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Breath-hold diving marine mammals are able to remain submerged for prolonged periods of time and dive to phenomenal depths while foraging. A number of physiological, biochemical and behavioral traits have been suggested that enable this life style, including the diving response, lung collapse, increased O2 stores, diving induced hypometabolism, and stroke-and-glide behavior to reduce dive metabolic cost. Since the initial studies by Scholander in the 1940‘s, when most of the physiological and biochemical traits were suggested, few have received as much study as the diving response and O2 management. The calculated aerobic dive limit (cADL) was an important concept which allowed calculation of the aerobic dive duration, and was defined as the total O2 stores divided by the rate of O2 consumption (metabolic rate). The total O2 stores have been defined for several species, and studies in both forced and freely diving animals have refined the metabolic cost of diving. Currently there appears to be little consensus about whether marine mammals perform a significant proportion of dives exceeding the cADL or not and there may be large differences between species. The diving response is a conserved physiological trait believed to arise from natural selection. The response includes diving-induced bradycardia, peripheral vasoconstriction, and altered blood flow distribution. While the response results in reduced cardiac work, it is not clear whether this is required to reduce the overall metabolic rate. An alternate hypothesis is that the primary role of the diving bradycardia is to regulate the degree of hypoxia in skeletal muscle so that blood and muscle O2 stores can be used more efficiently. Scholander suggested that the respiratory anatomy of marine mammals resulted in alveolar collapse at shallow depths (lung collapse), thereby limiting gas exchange. This trait would limit uptake of N2 and thereby reduce the risk of inert gas bubble formation and decompression sickness. In his initial treatise, Scholander suggested that alveolar collapse probably made inert gas bubble formation unlikely during a single dive, but that repeated dives could result in significant accumulation that could be risky. Despite this, lung collapse has been quoted as the main adaptation by which marine mammals reduce N2 levels and inert gas bubble formation. It was surprising, therefore, when recent necropsy reports from mass stranded whales indicated DCS like symptoms. More recent studies have shown that live marine mammals appear to experience bubbles under certain circumstances. These results raise some interesting questions. For example, are marine mammals ever at risk of DCS, and if so could N2 accumulation limit dive performance? While an impressive number of studies have provided a theoretical framework that explains the mechanistic basis of the diving response, and O2 management, many questions remain, some widely-accepted ideas actually lack sufficient experimental confirmation, and a variety of marine mammal species, potentially novel models for elucidating new diving adaptations, are understudied. The aim of this Frontiers Topic is to provide a synthesis of the current knowledge about the physiological responses of marine mammals that underlie their varied dive behavior. We also include novel contributions that challenge current ideas and that probe new hypotheses, utilize new experimental approaches, and explore new model species. We show that the field has recently entered a phase of renewed discovery that is not only unraveling more secrets of the natural diving response but will drive new applications to aid human exploration of the ocean depths. We also welcome comparative analyses, especially contributions that compare marine mammals with human divers.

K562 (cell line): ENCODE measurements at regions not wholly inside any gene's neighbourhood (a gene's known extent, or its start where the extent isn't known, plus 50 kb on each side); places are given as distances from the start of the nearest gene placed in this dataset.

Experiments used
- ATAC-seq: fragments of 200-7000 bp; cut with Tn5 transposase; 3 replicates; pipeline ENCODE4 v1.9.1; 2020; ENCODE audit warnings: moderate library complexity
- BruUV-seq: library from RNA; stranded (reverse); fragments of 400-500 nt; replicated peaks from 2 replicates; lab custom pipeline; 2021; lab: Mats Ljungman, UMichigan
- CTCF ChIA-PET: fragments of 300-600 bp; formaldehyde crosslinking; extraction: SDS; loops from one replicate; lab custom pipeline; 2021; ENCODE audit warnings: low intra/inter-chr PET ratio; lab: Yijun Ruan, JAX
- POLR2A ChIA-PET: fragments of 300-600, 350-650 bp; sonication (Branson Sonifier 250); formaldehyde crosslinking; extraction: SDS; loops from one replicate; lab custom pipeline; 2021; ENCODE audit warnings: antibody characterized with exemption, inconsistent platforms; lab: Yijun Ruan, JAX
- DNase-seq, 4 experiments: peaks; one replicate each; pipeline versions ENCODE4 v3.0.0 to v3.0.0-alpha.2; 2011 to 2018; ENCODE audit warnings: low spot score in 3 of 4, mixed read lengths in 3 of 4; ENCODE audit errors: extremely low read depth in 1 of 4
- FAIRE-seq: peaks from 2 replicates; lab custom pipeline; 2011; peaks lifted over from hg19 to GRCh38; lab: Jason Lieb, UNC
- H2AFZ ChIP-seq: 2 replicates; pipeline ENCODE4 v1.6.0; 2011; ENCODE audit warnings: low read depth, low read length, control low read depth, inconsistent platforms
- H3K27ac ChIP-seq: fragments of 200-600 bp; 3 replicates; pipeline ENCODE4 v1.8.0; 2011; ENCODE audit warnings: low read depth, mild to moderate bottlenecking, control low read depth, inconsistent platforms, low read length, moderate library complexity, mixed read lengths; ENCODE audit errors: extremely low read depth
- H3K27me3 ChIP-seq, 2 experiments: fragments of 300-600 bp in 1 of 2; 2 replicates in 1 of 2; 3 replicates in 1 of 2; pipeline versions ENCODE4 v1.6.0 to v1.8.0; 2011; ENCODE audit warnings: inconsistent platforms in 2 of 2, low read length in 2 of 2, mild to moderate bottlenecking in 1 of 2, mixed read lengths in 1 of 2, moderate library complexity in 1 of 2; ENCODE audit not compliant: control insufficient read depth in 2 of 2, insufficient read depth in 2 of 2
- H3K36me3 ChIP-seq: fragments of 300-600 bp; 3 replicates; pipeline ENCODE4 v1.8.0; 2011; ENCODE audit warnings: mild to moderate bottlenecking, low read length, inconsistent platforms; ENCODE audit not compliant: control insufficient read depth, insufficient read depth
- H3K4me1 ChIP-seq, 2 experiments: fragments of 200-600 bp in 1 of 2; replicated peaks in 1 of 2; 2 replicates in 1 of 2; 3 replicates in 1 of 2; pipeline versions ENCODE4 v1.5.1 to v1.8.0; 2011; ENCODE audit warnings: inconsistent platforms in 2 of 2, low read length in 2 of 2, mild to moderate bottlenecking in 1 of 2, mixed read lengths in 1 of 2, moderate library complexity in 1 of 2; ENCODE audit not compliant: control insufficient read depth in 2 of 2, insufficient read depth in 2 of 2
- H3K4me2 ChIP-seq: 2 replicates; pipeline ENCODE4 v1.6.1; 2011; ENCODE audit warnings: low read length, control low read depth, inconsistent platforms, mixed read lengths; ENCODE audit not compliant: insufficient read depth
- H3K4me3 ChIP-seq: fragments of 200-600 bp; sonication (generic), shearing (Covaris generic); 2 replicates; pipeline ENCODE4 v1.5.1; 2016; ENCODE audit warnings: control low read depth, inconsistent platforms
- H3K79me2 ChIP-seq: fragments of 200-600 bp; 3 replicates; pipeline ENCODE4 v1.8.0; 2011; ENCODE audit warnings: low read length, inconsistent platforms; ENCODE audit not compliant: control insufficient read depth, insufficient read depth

Category:

Quest For The Past

Author : Reader's Digest Association
ISBN : 0895771705
Genre : History
File Size : 44.91 MB
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Covering events from the dawn of recorded history of 1500 A.D., this illustrated book explores ancient civilizations to solve mysteries, correct erroneous beliefs, and reveal remarkable accomplishments of the past
Category: History